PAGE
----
June 21, 2013

Workshop makes building evangelization teams ‘doable’

Julie Johnstone of St. Mary Parish in Indianapolis discusses evangelization ideas with people at her table during a parish evangelization team building workshop offered by the archdiocesan Office of Catholic Education (OCE) at Our Lady of the Greenwood Parish in Greenwood on May 30. (Photo by Natalie Hoefer)

Julie Johnstone of St. Mary Parish in Indianapolis discusses evangelization ideas with people at her table during a parish evangelization team building workshop offered by the archdiocesan Office of Catholic Education (OCE) at Our Lady of the Greenwood Parish in Greenwood on May 30. (Photo by Natalie Hoefer)

By Natalie Hoefer

GREENWOOD—It was 7 p.m. on May 30. The start of game five of the NBA Eastern Conference Championship between the Indiana Pacers and the Miami Heat was just 90 minutes away. The workshop on building parish evangelization teams would not end in time for the tip-off.

Sitting at the workshop in her Pacers jersey, Ann Berkemeier wasn’t worried.

The decision to attend the workshop over making the start of the game was “not a struggle at all,” said the member of St. Mark the Evangelist Parish in Indianapolis. “My faith comes before sports.”

Berkemeier was not alone. The workshop, held at Our Lady of the Greenwood Parish in Greenwood, drew a total of 40 participants representing more than 15 parishes. It was the last of seven workshops on parish evangelization team building held throughout the archdiocese by the archdiocesan Office of Catholic Education (OCE).

Berkemeier was one of several members from St. Mark the Evangelist Parish to attend the event.

“I went to the workshop because I wanted to get more ideas. I want to do as much as I can to help bring people [along] in the faith. And also as an affirmation that we’re doing the right thing, to see what others are doing that is working for them.”

While sharing existing evangelization ideas was part of the evening, the majority of the event involved the presentation of tips, suggestions and encouragement from Peg McEvoy, associate director for evangelization and family catechesis in OCE.

She drew information form "Disciples Called to Witness," a document produced in 2012 by the U.S. Conference of Catholic Bishops (USCCB).

As McEvoy outlined from the document, evangelization starts with Catholics participating in an ongoing conversion, a continually deepening relationship with Christ through the sacraments, catechesis and prayer.

The fruit of this conversion calls Catholics to live fuller, more authentic Christian lives. This focus leads to evangelization—the spreading of the Good News, particularly to people who have not been baptized or have stepped away from their faith.

For an example of this process, McEvoy recommended the book Forming Intentional Disciples: The Path to Knowing and Following Jesus by Sherry A. Weddell.

Julie Johnstone, a member of St. Mary Parish in Indianapolis, is reading the book along with other leaders of the parish’s young adult group.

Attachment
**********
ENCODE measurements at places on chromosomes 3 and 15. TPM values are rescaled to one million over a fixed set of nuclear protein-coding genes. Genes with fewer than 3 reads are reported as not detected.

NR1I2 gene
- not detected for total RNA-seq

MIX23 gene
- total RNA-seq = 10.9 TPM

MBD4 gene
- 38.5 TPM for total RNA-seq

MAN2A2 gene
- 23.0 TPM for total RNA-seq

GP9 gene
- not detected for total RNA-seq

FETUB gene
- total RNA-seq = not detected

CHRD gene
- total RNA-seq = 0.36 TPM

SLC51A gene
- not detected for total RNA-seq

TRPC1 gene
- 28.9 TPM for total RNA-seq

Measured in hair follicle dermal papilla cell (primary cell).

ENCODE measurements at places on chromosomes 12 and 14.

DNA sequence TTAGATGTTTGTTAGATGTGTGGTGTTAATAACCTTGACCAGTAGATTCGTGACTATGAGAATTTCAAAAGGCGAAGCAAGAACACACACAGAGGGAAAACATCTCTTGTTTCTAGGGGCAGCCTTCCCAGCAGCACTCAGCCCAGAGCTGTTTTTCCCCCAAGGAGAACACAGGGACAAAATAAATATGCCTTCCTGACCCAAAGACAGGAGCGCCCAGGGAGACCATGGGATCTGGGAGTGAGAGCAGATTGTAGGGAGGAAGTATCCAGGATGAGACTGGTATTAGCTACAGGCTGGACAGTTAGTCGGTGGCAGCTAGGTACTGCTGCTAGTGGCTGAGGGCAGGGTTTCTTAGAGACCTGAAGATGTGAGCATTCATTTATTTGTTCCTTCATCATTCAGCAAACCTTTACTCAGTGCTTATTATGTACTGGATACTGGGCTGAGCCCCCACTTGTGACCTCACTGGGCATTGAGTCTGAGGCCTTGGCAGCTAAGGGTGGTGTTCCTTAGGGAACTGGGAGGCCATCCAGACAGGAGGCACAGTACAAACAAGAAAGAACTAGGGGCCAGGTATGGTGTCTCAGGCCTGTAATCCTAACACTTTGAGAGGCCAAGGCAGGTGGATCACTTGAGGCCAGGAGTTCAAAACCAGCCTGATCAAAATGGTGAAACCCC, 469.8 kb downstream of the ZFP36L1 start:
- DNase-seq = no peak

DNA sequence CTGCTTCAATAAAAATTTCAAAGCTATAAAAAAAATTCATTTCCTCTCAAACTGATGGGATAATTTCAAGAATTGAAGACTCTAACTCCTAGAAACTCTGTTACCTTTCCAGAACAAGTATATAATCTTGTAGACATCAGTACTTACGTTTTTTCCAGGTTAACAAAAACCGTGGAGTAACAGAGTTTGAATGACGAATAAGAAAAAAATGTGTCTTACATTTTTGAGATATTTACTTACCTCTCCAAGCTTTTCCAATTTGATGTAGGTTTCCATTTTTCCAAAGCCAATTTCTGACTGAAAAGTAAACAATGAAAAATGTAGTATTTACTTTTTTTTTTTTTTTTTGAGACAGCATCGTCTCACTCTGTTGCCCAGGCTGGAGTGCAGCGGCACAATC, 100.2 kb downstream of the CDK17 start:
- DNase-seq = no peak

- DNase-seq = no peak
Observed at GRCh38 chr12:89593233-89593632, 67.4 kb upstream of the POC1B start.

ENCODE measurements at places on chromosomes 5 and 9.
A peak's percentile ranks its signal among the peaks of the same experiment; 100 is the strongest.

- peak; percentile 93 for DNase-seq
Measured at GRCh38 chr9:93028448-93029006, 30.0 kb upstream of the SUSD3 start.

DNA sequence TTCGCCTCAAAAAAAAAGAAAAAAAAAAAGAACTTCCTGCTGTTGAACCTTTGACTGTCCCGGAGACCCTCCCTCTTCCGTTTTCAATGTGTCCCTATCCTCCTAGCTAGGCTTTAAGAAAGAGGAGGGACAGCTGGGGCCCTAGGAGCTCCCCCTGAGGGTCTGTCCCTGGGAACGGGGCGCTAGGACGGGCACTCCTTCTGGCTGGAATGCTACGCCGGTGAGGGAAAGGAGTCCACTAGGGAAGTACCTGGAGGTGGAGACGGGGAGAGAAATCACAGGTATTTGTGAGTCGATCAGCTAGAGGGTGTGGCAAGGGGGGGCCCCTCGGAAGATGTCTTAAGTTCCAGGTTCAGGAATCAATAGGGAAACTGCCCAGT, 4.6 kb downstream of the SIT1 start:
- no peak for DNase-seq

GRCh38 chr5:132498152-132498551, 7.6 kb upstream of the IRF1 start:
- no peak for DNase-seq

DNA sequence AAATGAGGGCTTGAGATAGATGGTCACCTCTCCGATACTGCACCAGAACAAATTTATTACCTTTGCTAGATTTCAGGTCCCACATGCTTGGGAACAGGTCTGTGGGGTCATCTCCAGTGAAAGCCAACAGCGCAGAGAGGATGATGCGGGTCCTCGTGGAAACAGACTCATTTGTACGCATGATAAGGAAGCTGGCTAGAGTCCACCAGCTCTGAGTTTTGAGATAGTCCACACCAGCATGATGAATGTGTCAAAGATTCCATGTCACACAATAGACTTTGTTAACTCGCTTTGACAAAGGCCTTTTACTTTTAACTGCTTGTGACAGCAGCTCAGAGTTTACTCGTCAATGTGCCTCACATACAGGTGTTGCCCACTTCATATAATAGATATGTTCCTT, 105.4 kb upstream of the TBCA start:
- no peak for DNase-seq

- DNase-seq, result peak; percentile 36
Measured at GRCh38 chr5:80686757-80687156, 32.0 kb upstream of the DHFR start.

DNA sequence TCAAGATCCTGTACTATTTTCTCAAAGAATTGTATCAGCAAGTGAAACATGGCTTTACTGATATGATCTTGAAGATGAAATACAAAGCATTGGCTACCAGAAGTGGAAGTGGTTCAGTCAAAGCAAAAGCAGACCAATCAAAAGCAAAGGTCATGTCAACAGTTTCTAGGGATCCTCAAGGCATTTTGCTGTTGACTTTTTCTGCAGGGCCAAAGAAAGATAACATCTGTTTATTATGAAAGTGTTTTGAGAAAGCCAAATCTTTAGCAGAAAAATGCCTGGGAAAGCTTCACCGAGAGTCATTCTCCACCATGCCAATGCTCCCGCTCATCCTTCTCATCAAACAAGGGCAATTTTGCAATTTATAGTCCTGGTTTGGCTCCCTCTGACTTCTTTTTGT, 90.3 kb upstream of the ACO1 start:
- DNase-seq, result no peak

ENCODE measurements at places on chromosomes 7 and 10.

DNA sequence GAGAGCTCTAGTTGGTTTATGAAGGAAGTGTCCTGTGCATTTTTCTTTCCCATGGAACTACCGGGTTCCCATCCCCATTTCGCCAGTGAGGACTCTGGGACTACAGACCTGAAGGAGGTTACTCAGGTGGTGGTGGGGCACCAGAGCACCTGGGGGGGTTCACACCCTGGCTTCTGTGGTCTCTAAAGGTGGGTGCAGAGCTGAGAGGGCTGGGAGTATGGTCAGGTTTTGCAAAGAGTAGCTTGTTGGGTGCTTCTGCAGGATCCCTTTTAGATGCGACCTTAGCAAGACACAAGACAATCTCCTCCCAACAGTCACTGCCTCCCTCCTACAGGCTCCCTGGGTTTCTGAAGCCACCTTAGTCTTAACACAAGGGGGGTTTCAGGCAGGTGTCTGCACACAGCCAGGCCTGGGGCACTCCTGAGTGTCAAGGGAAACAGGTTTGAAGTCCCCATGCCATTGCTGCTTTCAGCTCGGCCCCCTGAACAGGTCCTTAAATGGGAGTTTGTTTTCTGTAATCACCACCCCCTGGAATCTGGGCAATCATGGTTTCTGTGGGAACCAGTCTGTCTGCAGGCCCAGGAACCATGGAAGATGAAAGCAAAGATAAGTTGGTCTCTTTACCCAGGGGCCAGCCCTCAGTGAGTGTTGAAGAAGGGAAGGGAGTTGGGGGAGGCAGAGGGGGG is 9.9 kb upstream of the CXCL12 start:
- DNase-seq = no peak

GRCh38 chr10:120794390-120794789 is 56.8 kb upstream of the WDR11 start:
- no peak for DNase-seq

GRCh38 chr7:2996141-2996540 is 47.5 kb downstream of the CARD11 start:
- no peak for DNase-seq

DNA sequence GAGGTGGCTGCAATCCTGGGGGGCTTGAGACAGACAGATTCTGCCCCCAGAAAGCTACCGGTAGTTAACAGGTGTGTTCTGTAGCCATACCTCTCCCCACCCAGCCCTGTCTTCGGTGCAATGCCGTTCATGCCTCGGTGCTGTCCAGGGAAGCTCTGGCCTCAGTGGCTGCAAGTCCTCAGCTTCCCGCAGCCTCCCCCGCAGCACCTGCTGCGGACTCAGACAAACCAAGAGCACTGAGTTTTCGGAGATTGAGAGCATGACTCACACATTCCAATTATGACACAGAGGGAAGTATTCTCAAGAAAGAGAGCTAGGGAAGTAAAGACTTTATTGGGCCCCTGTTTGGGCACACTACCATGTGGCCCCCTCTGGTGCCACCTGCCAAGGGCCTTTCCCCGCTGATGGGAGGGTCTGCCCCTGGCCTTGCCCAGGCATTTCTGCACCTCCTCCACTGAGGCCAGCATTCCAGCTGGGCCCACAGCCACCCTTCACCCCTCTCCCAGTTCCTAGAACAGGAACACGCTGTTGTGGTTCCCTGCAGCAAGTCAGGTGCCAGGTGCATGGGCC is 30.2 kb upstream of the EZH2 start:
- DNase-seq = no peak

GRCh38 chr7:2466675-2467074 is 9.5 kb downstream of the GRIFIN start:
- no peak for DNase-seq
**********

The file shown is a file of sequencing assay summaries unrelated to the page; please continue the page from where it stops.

“What I’ve found recently is that building relationships with people is just awesome. … I think we’re too involved in getting people involved—getting them to come, instead of being focused on improving their relationship with Christ,” she said. “They have to be formed first before they’re going to be able to be served—that’s one thing I really took away [from the workshop].”

As for building evangelization teams, McEvoy outlined three steps, each of which should be founded on the cornerstone of prayer.

First, leaders should identify their end goal. Next, this goal must be communicated and input sought from pastors and/or parish life coordinators and other parish leaders. Finally, a team should be developed to implement plans to achieve the end goal.

“I thought it was a very good program,” said Deacon Wayne Davis, who ministers at St. Michael Parish in Greenfield. “It was helpful in helping us crystalize our thinking, and also just to kind of share and know that everyone is in the same boat.

“I think the thing Peg brings to the process is she makes it more concrete, more intentional. A lot of these things, parishes were doing but not doing as well as we could because we were not being as intentional as we could be.”

Father John Hall is of the same opinion.

“We don’t want to reinvent the wheel, but to do what we’re doing better, maybe become more conscious of it,” said Father Hall, pastor of St. Martin of Tours Parish in Martinsville and administrator of Our Lady of the Springs Parish in French Lick and Our Lord Jesus Christ the King Parish in Paoli.

The workshop came at the right time, added Deacon Davis.

“I think what the archdiocese is doing now to get us to think about [evangelization] will really pay dividends because I really think there’s a lot of excitement in the Church,” he said. “There’s a new pope, a new archbishop. I think there’s a lot of excitement that Catholics are willing to share. It taps in at a good time in our archdiocese to do this.”

The workshop was first offered in the Terre Haute deanery at St. Joseph University Parish in Terre Haute on May 13.

Donna McKenzie, pastoral associate for adult faith formation at St. Joseph University Parish, walked away from the workshop with a sense of “the importance of communication within the staff and [with] parishioners, the fact that teams take various shapes because there is not a one-type-fits-all way to do evangelization, and [that] the components of evangelization are doable by the committee and the parish.

“It opened my eyes to the huge amount of work to be done through evangelizing. Being responsible for the faith of all those within our parish boundaries impacted me the most.

“Even though it is a big job, it does not need to be overwhelming.” †

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